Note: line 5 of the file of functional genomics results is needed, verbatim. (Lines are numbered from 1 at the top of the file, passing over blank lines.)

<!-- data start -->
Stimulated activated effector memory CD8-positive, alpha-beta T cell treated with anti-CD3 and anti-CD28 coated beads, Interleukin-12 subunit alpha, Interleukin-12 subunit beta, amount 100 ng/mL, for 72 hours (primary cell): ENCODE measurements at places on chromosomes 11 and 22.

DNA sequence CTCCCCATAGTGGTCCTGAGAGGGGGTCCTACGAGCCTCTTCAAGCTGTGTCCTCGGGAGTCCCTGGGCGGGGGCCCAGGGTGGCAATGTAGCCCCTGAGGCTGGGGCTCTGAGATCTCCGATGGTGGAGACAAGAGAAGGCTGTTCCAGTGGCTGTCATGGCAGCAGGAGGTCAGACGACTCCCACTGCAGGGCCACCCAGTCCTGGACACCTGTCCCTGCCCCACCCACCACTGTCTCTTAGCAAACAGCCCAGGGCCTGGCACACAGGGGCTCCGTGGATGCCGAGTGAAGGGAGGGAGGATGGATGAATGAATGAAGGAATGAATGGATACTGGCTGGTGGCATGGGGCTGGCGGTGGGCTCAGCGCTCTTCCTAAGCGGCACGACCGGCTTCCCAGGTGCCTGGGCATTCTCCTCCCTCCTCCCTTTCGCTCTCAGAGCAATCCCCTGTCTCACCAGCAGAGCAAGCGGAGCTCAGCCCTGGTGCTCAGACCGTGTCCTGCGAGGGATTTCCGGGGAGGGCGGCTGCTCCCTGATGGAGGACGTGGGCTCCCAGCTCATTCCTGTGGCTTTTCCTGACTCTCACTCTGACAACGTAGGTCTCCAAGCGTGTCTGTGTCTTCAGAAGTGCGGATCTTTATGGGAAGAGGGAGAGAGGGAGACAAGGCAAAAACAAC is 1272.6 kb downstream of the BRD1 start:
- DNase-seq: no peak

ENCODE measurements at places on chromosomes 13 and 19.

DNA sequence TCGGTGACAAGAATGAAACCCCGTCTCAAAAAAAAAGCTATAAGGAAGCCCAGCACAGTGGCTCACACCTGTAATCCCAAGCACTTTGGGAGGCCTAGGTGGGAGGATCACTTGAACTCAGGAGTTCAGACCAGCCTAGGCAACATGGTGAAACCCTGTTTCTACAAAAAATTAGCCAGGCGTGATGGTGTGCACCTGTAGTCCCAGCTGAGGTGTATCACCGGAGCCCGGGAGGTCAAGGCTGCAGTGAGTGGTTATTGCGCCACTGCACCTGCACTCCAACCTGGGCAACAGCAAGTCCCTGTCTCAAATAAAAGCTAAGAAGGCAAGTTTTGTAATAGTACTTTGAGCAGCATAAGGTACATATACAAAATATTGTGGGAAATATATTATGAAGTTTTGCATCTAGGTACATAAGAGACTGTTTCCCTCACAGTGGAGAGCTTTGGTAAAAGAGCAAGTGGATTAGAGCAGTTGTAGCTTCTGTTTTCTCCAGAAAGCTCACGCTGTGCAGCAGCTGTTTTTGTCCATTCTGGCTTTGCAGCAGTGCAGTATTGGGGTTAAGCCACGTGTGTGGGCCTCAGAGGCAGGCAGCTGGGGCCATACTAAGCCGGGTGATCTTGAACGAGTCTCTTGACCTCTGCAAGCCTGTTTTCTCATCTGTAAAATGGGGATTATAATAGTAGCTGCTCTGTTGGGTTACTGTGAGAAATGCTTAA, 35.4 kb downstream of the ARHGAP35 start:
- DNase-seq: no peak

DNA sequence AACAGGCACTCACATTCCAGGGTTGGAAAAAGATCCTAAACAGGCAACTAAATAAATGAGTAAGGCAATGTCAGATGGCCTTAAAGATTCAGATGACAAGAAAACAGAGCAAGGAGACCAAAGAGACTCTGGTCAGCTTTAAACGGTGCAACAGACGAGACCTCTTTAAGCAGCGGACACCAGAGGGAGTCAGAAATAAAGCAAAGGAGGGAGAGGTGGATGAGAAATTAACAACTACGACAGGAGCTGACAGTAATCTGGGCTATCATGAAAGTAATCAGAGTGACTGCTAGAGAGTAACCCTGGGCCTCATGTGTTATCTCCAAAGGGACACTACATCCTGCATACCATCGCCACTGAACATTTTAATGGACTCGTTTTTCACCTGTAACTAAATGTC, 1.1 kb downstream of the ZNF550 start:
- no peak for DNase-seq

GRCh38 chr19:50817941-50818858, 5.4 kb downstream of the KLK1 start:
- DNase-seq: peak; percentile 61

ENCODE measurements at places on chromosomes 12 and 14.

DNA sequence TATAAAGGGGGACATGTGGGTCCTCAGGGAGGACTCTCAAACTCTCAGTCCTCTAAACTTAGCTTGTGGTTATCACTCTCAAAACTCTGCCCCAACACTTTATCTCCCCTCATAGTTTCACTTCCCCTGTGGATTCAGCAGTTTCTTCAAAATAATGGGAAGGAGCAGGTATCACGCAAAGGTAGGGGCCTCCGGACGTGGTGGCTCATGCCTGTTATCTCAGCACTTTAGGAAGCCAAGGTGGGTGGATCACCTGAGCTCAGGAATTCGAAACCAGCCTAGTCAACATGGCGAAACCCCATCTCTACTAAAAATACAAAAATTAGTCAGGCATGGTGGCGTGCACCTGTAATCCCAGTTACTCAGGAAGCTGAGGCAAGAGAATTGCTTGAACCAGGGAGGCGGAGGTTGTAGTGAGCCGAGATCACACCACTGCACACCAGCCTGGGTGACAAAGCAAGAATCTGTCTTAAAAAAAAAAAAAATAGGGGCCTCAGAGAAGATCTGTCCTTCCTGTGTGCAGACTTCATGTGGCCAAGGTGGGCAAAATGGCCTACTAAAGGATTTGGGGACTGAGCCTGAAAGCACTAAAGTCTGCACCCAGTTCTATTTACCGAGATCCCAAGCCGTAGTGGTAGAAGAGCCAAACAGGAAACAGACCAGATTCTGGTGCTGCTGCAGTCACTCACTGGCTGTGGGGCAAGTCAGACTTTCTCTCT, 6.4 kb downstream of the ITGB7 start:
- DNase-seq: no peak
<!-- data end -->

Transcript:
DNA sequence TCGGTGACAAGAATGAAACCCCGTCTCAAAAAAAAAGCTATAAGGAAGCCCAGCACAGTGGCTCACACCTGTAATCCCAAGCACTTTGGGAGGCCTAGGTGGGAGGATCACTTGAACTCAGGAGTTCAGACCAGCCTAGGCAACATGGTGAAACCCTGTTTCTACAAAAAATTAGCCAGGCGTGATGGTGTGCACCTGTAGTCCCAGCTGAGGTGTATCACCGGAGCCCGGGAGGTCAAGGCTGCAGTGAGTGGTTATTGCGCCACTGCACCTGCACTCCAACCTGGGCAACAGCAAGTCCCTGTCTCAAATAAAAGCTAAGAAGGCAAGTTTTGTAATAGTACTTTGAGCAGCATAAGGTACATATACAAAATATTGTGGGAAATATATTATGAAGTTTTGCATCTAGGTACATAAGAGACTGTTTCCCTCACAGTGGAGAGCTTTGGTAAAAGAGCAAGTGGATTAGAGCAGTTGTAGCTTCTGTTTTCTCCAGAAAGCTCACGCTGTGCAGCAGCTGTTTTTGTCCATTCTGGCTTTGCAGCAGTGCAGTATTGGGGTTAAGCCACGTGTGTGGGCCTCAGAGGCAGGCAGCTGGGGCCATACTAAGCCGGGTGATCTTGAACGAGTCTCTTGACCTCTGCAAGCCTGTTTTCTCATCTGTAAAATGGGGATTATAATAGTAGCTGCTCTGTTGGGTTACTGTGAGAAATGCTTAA, 35.4 kb downstream of the ARHGAP35 start: